In the first week of a joint Indonesia - U.S. exploration of the deep ocean north of Sulawesi, Indonesia, NOAA Ship Okeanos Explorer's built-in multibeam sonar mapped a huge undersea volcano while cameras on the ship's remotely operated vehicle (ROV) took high-definition images of the feature called Kawio Barat, referring to the ocean area west of Kawio Islands.
Scientists chose Kawio Barat as the first target for the expedition based on satellite information and data collected by a joint Indonesian-Australian team in 2004. The immense underwater feature served as an ideal initial target to calibrate onboard tools and technologies being used on the ships maiden voyage. Expedition scientists hope the maps and video produced from the expedition will pave the way for other researchers to follow up on their preliminary findings.
"This is a huge undersea volcano, taller than all but three or four mountains in Indonesia, and rising more than ten thousand feet from the seafloor in water more than eighteen thousand feet deep," said Jim Holden, U.S. chief scientist for the first leg of the joint expedition and a microbiologist from the University of Massachusetts in Amherst, who is operating from an Exploration Command Center in Jakarta, Indonesia. "The more we understand these undersea features and the communities of life they support, the better we can manage and protect the ocean and its resources."
In a new model of exploring the ocean through telepresence, most scientists work from shore. Holden and other scientists at the Exploration Command Centers in Jakarta and Seattle are connected to Okeanos Explorer live via satellite and high-speed Internet pathways, and can interact with shipboard personnel to guide the expedition.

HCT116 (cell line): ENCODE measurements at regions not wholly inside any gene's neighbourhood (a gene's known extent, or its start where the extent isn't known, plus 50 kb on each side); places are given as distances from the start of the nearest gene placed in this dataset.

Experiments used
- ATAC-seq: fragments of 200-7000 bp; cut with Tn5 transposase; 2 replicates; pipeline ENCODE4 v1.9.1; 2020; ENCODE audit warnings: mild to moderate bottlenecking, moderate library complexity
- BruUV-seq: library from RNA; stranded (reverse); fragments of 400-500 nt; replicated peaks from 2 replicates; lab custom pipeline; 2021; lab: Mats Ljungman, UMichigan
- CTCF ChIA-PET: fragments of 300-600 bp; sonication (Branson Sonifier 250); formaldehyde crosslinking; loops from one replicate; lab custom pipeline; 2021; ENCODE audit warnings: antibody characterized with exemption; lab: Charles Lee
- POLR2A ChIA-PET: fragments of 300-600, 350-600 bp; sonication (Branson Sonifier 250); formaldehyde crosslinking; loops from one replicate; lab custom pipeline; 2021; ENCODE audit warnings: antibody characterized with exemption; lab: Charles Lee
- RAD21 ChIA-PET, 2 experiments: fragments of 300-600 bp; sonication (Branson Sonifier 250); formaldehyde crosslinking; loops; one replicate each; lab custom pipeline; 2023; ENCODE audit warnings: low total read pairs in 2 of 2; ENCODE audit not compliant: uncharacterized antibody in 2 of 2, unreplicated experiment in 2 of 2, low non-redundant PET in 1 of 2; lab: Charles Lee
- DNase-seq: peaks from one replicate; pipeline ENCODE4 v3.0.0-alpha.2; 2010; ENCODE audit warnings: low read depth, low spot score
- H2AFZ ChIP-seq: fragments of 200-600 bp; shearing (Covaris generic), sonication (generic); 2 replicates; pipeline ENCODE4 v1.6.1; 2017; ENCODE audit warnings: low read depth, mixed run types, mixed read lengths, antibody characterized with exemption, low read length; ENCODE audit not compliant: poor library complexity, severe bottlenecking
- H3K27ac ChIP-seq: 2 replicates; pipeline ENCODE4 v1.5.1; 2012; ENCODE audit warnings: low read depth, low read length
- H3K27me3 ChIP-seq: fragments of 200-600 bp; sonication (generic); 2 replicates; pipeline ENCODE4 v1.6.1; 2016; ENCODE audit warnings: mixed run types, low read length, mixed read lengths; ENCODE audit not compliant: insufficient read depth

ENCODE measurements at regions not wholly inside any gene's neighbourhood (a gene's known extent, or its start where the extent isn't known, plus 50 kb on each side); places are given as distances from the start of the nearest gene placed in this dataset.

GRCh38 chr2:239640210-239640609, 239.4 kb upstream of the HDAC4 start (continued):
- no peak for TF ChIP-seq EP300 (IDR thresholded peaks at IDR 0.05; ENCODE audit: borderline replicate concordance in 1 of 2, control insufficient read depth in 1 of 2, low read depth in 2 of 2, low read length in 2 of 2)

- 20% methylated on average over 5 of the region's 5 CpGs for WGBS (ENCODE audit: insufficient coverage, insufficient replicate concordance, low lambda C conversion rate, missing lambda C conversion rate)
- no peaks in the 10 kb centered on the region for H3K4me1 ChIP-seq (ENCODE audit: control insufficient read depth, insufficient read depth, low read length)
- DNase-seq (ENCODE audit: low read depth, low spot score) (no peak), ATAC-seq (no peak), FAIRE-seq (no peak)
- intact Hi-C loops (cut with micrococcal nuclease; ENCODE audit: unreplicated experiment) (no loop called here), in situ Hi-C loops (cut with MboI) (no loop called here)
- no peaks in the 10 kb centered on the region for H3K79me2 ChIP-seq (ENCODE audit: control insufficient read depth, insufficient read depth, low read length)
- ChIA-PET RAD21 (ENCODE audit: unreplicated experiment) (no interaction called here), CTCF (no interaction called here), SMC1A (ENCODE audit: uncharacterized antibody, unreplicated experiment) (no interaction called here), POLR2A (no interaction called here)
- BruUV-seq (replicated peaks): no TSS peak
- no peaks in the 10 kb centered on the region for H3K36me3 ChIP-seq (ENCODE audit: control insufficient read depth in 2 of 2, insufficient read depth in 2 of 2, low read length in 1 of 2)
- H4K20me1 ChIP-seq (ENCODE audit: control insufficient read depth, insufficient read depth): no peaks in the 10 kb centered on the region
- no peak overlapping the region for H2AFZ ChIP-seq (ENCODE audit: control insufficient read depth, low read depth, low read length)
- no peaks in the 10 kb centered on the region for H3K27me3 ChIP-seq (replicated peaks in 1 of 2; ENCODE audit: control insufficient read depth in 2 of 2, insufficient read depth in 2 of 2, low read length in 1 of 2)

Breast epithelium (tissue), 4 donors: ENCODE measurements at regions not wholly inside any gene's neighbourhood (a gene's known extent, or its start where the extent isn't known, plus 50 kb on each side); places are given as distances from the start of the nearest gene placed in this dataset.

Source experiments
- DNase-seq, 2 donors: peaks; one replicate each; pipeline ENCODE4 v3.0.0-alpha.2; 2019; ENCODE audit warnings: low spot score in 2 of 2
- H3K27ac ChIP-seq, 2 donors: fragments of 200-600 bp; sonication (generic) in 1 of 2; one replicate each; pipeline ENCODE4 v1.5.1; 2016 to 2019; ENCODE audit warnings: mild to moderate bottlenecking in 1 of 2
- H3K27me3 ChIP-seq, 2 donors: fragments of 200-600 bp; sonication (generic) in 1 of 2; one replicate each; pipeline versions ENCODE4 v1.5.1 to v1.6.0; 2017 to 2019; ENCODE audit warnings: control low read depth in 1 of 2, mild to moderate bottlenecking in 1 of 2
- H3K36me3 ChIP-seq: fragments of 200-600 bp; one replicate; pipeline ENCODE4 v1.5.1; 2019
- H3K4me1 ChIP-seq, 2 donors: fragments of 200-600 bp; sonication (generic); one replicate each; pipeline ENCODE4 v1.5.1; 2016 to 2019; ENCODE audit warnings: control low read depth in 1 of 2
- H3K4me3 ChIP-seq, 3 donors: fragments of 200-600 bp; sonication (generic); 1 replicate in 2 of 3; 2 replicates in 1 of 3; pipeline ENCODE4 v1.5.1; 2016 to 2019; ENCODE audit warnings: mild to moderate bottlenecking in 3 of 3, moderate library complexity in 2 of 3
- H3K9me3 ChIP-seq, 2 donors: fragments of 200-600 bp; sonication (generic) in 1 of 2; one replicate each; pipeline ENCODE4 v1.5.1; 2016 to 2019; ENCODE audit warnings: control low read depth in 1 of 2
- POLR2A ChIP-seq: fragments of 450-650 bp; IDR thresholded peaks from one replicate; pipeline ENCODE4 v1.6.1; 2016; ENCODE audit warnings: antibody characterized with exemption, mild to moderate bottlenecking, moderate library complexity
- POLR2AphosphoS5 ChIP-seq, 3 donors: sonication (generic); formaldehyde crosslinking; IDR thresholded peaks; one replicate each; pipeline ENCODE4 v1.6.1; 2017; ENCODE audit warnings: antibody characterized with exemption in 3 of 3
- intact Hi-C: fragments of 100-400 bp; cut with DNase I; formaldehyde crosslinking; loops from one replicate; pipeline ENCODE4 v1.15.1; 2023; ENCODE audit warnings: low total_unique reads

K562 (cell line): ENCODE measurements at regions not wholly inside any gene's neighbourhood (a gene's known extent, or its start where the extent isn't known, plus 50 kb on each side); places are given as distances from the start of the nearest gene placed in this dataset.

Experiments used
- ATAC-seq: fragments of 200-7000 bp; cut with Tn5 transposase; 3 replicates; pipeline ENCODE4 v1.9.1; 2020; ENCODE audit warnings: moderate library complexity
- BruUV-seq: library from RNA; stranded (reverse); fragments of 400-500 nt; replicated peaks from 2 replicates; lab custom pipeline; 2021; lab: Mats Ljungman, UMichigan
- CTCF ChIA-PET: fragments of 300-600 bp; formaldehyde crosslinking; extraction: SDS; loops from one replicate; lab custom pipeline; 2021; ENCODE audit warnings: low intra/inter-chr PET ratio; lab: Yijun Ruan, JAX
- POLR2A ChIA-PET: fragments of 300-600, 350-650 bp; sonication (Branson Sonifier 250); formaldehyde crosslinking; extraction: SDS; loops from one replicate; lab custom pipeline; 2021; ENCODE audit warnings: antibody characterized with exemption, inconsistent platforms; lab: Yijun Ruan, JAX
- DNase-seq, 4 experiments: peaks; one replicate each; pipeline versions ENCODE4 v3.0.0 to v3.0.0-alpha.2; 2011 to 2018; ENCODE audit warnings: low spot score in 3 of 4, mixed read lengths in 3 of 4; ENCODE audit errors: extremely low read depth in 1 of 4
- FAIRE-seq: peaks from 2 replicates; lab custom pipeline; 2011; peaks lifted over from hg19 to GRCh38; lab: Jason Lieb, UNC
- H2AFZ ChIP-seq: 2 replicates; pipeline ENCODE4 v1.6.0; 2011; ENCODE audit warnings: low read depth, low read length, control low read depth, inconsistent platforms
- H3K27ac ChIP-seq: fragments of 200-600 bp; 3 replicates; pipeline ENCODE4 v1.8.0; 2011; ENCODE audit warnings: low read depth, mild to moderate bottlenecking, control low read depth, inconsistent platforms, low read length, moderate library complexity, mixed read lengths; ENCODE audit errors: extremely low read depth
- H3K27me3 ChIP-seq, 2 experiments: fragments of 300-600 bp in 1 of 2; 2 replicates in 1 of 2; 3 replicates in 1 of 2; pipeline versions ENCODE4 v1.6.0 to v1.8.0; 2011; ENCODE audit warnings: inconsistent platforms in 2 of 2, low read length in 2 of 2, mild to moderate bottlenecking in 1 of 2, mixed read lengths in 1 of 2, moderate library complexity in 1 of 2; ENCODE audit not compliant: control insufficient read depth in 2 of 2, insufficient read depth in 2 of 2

Indonesian and U.S. scientists believe that investigating previously unexplored ocean areas will yield new phenomena and provide information that will improve our understanding of ocean ecosystems, ocean acidification and climate change impacts.
"Ocean-related concerns, including food security and protecting ocean ecosystems that support fisheries, affect many nations including Indonesia-a nation of 17,000 islands," said Sugiarta Wirasantosa, Indonesia's chief scientist for the joint expedition and principal investigator at Indonesia's Agency for Marine and Fishery Research. "To understand and manage such things, we must first explore. That's why this expedition is so important."
Thus far, Okeanos Explorer has mapped 2,400 square miles of the Indonesian seafloor, an area equal to the size of Delaware. In mid-July, the Indonesian research and fisheries vessel Baruna Jaya IV will map more of the seafloor and deploy instruments within the Kawio Islands before both ships meet in the Indonesian Port of Bitung. They will redeploy on July 21 to continue exploring more of the uncharted ocean near the island chains of Sangihe and Talaud. The expedition concludes on August 14.
"It's very much like solving a puzzle," said Holden. "First we map the seafloor, and if we see something of interest, scientists ashore and shipboard personnel may have the ship stop to put more sensors and systems in the water. This preliminary investigation will include deploying an underwater robot called an ROV, or remotely-operated vehicle, with a pilot on the ship controlling the ROV far below. The Institute for Exploration's Little Hercules ROV is part of a two-body system that can go as deep as 13,000 feet, and when the lights and high-definition video cameras on both are turned on, it's live from the seafloor to scientists ashore."
The joint expedition is chronicled at oceanexplorer.noaa.gov with much of the site written in both English and Bahasa Indonesia. The site includes logs from scientists at sea and ashore, images from the expedition, and expedition education lesson plans aligned with U.S. National Education Teaching Standards.